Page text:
Women’s Mental Health

Women can often experience concerns with their mental health. Among the most commonly reported issues are depression and anxiety. There are even different types of depression that are exclusive to women, such as perinatal and perimenopausal depression (depression caused by hormonal changes), premenstrual dysphoric disorder, perimenopause-related depression, and postpartum depression.

Here are some common symptoms to keep an eye out for:

Persistent sadness or feelings of hopelessness

Abuse of alcohol and/or drugs

Appetite and/or weight changes

Dramatic changes in eating or sleeping habits

Decreased energy or fatigue

Excessive fear or worry

Seeing or hearing things that are not there

Extremely high and low moods

Thoughts of suicide


Social withdrawal

Aches, headaches, or digestive problems without a clear cause

Although it is common for everyone to feel down from time to time, most people experience only mild feelings of sadness.  People experiencing depression or anxiety often have persistent feelings of sadness or fear, even when good things happen to them. They may have trouble with everyday tasks such as focusing on work and making simple decisions.

Symptoms of depression include feelings of hopelessness and loss of interest, a decrease in pleasurable or joyful feelings, trouble concentrating and making decisions, fatigue, disruptions in normal sleep, such as an increase or decrease in the amount of sleep, and either a decrease or increase in appetite.  Common symptoms of anxiety include restlessness, tension, irritability, difficulty sleeping, and difficulty controlling worry.

What should you do?

If you feel you or someone you know is experiencing uncomfortable feelings of depression, anxiety, or uneasiness, do not ignore the symptoms. These conditions are treatable. Often individuals who are experiencing mental health issues can begin to feel much better by following these simple steps:

Tell someone! Although it may be hard to reach for that phone, support from others can help people who are experiencing similar symptoms. Tell a friend, and call a counselor, therapist or psychologist. This support system can provide you with encouragement and help to sort out solutions. Research shows talk therapies are very effective in treating depression.  There are many trained therapists at Genesis Counseling Center that can help. Just call 757-827-7707 or your nearest Genesis office.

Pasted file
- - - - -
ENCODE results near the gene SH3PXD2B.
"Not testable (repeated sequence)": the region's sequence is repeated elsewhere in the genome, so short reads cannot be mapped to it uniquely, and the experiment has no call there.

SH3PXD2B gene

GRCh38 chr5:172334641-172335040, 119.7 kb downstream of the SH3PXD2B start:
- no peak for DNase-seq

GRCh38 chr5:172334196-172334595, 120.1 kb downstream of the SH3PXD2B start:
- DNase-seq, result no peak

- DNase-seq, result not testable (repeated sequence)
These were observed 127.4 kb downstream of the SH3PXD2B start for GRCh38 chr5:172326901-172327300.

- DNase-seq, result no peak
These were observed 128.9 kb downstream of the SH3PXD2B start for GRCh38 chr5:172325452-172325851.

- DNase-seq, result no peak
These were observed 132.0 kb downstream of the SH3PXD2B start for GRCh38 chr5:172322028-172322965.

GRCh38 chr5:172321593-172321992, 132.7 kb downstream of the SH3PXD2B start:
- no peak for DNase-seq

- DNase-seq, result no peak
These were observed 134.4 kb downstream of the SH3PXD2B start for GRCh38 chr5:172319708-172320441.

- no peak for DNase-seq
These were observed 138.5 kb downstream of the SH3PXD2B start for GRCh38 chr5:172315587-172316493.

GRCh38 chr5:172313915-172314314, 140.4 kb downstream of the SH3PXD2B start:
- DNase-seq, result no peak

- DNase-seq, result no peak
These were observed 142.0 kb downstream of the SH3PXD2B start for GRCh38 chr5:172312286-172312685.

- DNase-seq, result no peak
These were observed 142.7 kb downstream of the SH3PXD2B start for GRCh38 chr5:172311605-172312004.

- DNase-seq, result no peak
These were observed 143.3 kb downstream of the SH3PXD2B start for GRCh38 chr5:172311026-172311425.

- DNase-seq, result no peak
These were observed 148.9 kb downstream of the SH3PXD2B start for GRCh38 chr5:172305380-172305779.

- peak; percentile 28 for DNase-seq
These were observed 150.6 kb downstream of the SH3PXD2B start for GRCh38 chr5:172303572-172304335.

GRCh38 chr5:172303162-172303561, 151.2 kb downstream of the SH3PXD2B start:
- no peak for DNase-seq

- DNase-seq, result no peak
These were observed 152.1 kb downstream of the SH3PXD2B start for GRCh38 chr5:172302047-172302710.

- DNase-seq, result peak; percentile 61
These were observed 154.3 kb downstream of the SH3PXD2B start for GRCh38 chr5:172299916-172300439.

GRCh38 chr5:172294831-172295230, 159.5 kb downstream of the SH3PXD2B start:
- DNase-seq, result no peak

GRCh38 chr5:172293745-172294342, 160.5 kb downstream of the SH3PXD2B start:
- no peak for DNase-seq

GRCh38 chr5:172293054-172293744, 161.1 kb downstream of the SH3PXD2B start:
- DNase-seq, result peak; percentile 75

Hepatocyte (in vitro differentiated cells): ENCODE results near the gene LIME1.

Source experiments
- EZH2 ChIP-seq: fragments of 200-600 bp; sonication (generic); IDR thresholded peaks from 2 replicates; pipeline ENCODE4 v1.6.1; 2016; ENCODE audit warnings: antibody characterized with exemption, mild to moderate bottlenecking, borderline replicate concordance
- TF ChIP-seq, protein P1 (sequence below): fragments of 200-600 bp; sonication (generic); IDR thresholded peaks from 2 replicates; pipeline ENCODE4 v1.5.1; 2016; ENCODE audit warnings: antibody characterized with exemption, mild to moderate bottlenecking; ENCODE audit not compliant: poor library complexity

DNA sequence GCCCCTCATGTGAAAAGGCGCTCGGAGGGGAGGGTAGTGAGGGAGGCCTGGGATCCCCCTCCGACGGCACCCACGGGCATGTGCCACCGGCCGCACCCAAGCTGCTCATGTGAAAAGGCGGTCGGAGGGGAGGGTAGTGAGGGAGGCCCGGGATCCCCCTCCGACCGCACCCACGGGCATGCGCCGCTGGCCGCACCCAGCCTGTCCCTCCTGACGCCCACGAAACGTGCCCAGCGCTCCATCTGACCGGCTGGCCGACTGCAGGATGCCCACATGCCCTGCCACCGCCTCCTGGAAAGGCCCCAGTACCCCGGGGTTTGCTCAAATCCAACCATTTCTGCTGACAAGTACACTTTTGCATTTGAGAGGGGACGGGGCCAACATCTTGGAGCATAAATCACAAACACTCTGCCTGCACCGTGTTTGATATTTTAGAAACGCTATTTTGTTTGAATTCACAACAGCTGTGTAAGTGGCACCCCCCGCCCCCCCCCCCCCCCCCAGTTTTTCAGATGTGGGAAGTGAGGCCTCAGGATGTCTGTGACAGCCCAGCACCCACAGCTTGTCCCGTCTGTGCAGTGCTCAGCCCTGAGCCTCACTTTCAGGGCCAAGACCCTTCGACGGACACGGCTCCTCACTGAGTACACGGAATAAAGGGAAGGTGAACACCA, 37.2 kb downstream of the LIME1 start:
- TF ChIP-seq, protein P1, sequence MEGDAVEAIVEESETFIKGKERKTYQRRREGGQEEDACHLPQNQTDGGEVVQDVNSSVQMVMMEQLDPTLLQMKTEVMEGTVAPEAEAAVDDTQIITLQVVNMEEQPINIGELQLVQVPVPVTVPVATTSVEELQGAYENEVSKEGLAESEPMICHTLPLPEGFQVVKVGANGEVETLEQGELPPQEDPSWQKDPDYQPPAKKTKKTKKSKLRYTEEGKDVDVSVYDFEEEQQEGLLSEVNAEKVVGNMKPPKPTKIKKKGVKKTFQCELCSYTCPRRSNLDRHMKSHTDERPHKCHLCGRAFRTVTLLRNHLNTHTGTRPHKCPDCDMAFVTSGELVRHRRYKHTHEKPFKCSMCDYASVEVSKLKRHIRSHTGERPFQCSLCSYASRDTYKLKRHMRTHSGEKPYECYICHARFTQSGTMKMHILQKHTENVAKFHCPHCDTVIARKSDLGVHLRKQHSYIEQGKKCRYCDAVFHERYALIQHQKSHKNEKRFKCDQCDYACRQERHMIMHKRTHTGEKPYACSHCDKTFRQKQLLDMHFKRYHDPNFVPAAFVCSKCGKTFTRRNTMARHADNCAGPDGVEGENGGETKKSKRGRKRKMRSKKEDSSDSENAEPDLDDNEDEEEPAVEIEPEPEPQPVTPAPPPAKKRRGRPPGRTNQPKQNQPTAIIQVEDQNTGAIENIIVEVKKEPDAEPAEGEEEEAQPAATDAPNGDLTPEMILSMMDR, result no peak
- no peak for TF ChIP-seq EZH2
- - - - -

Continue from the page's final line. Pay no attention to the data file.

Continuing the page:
Get moving! Exercise is known to cause an increase in the pleasurable chemicals in the brain. A simple increase in activity, such as going for a walk can help.

Improve your Nutrition! Monitoring your nutritional intake can have a huge impact on your emotional well-being.  Eating the right foods can give you energy without giving you a “groggy” feeling. There are even certain vitamins and minerals that can have a direct effect on feelings of depression, such as folate, vitamin B12, calcium, iron, selenium, zinc, and omega-3. Not everyone’s body has the same needs, so talk to your healthcare professional about the right diet for you.

Get a good night’s Sleep! Life is much easier to face when you are well rested. Practicing good sleep hygiene can have a monumental effect on how you feel throughout the day.  Try to go to sleep and wake up at the same time each day. Limit screen time at night. Avoid caffeine in the afternoon. Develop a routine that helps you wind down for the last hour before bedtime.

If your symptoms are severely negatively impacting your life, you may also want to talk to your physician. It is always very important to notify your doctor of changes in your physical and mental health. Depression and anxiety can sometimes be related to other physical conditions (for example: thyroid issues, diabetes, cancer treatment, post-surgery recovery from anesthesia, and more).  Additionally, there are medications which can help to improve mood in severe cases. Research shows that some people experiencing moderate to severe depression need both the support and help of counseling as well as medication.


NIMH On Anxiety

NIMH On Women’s Mental Health

Women’s Mental Health Government Website


Article compiled by Sarah Warner, MS

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